Inconsistency from all parties involved impacts the situation greatly. If parents don’t adapt the plan to what will work for our child as an individual and prepare them for an event or task, it is less likely to work. I have been more aware of the fact that Billy Ray lives in a world of people who are less regimented than he needs to be and have their own lives full of demands and details. If he is waiting 30 minutes because someone is late they may have little concept of how confusing that is to him.

I wrote about the temperamental mismatch that Billy Ray and I experienced relative to organization here. Having worked through that with him substantially it has become obvious that he has somewhat of a mismatch with other significant people in his life and the community as a whole.

Maybe it is just me but it seems that the lack of understanding and actual intolerance is growing rather than the community awareness we advocate for. We have a Catholic Church getting a restraining order to keep a 13 year old boy with Autism away from their services. I have written about that on my other blog here. If even churches fail to adapt to the needs of members who have special needs how can we expect family, friends and the community to.

To compound it we have radio talk show host, Michael Savage describing Autism as "A fraud, a racket. ... In 99 percent of the cases, it's a brat who hasn't been told to cut the act out". See here for more details on his comments.

Thus, the question of the post title who needs the training, the child or adult who experiences special needs or those who don’t experience special needs. The sad thing to me is that it is sometimes easier to adapt and teach people with special needs than to teach tolerance and acceptance to some who don’t have that experience.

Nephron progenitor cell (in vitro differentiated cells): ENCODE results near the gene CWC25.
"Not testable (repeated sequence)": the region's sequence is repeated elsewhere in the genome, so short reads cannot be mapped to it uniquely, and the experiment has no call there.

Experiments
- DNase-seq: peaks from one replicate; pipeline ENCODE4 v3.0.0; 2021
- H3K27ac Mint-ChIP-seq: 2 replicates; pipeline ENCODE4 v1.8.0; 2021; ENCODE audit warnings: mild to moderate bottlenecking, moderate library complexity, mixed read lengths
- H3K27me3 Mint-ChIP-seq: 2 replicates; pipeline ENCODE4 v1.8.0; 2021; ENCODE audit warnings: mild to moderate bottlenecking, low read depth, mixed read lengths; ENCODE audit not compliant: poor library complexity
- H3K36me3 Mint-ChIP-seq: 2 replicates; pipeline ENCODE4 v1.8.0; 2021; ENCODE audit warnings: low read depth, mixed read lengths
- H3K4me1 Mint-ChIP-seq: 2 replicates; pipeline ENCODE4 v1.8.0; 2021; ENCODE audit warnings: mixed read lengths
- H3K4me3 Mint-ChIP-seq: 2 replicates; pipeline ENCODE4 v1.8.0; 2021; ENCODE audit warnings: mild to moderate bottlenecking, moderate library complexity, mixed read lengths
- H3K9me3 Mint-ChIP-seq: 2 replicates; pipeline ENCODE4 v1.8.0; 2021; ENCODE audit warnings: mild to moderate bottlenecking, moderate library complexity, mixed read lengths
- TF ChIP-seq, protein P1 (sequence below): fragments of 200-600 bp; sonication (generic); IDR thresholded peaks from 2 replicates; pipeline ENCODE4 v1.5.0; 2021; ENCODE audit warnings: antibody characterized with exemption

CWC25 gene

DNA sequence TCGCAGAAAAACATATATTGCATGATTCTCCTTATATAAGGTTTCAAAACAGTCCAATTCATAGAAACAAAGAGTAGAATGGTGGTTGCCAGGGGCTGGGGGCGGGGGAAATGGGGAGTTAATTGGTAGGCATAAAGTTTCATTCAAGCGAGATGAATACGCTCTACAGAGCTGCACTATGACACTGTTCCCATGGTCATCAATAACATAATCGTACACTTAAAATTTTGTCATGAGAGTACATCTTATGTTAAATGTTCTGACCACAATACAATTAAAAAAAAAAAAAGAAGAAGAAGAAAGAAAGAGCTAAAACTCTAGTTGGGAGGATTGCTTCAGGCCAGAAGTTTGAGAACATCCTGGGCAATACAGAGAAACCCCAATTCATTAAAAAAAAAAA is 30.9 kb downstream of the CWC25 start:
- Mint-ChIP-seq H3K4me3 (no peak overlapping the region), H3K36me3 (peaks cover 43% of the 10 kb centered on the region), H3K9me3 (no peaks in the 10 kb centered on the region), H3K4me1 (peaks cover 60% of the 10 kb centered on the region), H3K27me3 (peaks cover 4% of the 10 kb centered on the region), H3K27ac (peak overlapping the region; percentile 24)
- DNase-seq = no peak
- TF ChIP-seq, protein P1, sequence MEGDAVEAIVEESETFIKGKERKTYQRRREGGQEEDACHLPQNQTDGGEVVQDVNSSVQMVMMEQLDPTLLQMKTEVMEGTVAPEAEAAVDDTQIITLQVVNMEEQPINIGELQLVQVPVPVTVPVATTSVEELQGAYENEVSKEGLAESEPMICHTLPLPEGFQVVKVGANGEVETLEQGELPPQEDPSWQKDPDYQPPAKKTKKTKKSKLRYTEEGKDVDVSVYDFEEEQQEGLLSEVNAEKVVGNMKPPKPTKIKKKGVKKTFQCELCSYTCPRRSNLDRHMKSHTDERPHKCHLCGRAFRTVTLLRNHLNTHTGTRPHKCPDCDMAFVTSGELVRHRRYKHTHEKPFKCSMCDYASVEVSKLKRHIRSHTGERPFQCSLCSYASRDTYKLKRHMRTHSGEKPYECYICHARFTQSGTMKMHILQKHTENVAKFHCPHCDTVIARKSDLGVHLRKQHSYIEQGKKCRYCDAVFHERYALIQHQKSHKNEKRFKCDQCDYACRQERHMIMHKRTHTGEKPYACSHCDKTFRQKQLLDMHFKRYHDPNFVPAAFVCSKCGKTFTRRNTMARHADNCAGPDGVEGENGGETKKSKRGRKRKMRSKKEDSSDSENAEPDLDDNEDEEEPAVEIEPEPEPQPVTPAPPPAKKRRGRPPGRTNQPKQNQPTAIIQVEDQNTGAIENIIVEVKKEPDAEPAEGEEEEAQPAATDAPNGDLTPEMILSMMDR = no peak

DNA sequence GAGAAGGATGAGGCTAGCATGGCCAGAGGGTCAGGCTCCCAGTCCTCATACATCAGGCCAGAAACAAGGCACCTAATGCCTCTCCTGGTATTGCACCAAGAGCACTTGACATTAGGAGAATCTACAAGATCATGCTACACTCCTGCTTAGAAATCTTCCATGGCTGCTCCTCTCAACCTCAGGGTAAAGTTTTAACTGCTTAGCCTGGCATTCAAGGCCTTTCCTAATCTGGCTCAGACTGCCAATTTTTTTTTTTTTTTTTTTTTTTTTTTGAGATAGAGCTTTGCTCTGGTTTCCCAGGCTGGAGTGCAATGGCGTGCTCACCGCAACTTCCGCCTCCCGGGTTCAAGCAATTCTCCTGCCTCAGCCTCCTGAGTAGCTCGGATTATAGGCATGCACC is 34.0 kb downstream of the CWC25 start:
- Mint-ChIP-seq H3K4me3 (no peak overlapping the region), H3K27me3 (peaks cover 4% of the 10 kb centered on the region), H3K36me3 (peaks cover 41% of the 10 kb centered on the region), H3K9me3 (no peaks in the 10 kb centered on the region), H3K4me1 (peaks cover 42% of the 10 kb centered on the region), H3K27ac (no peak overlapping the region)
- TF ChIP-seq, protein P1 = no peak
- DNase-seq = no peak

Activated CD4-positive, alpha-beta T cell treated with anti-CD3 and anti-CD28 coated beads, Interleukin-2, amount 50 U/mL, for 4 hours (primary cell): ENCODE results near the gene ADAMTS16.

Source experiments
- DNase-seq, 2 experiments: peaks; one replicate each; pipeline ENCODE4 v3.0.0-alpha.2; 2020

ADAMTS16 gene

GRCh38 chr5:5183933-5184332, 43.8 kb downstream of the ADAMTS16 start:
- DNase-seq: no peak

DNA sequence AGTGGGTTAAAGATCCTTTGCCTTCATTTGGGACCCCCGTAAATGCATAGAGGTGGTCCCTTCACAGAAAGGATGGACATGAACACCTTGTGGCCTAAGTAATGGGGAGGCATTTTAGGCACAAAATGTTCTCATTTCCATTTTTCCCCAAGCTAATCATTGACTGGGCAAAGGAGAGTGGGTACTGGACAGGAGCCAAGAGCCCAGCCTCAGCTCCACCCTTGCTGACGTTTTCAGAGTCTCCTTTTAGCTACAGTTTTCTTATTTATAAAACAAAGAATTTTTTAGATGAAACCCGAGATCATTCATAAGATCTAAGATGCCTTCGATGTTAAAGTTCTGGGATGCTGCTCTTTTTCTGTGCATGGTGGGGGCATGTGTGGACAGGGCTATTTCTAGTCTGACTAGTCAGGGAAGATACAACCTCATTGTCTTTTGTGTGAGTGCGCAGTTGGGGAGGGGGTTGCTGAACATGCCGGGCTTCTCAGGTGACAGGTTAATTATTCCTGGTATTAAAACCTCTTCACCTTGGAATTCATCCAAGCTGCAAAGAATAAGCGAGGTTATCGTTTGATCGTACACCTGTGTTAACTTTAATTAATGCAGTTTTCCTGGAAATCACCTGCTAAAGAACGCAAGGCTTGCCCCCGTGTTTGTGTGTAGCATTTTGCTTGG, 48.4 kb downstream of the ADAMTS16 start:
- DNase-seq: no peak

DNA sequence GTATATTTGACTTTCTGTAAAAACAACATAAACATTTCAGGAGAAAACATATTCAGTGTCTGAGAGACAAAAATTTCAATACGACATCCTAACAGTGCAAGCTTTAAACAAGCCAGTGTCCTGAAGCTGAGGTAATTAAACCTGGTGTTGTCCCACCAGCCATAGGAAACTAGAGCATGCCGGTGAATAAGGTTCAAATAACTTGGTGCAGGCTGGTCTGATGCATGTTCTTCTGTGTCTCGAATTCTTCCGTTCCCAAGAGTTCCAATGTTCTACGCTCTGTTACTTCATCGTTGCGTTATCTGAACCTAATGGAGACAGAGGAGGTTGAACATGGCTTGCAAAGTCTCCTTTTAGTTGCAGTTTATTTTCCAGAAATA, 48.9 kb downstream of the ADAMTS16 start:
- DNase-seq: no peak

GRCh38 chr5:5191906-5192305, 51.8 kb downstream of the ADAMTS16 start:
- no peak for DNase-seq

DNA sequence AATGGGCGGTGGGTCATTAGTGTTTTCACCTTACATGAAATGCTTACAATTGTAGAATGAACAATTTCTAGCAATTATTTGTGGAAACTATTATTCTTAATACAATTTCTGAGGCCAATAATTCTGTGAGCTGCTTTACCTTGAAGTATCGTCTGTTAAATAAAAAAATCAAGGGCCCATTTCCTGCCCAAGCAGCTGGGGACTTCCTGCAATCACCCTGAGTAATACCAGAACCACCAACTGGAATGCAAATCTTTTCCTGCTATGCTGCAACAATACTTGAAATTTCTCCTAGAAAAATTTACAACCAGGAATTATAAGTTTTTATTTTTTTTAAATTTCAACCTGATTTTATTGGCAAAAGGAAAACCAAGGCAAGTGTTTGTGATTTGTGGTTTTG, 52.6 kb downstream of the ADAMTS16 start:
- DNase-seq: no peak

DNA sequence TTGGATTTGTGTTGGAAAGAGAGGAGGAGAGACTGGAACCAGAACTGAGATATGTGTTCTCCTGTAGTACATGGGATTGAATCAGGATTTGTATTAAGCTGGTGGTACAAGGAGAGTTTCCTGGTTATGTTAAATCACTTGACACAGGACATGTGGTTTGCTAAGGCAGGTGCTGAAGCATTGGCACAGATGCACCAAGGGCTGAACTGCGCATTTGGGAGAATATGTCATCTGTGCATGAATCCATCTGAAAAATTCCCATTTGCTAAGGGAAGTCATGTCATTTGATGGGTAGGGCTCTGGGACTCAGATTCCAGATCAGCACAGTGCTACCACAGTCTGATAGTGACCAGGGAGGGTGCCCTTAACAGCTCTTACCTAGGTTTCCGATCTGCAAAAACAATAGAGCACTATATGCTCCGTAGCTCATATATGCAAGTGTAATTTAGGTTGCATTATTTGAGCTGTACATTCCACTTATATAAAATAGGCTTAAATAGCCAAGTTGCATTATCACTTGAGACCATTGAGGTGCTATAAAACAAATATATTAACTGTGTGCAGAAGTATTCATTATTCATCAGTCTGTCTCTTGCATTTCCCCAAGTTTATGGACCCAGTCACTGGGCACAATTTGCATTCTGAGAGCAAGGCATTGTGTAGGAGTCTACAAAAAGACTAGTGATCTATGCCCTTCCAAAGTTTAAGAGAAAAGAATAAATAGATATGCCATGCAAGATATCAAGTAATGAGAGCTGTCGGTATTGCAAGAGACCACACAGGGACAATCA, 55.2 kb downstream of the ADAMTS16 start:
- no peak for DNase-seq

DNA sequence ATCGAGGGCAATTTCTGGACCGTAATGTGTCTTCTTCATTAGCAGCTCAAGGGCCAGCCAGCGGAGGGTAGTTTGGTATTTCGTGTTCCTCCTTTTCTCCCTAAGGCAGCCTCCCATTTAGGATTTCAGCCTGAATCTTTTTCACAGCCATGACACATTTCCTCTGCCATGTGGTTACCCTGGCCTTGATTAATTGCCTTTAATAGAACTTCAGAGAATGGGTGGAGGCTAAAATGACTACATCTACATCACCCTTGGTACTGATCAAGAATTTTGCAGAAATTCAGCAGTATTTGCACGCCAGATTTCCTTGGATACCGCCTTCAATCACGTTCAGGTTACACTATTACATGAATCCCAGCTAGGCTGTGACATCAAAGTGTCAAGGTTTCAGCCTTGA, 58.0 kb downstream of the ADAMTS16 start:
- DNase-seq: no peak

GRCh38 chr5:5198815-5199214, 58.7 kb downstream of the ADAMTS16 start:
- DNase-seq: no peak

Until next time,

Peggy Lou Morgan

and blogs at:

Friday, July 4, 2008

Fireworks and Autism

Hi Everyone:

Happy 4th.

I was thinking that probably many of us have loved fireworks and had to forego the tradition if our child experiences Autism.

As a child, it was great fun to go to my Grandma's in Weiser, ID because we could sit outside in her yard and watch the fireworks. It was a family tradition both for me and for Billy Ray's Dad. However, after we adopted Billy Ray we found he couldn't tolerate them at all. We thought it scared him. Since he didn't get the Autism label until later in his childhood than most we didn't understand that the noise is intolerable for many who experience Autism.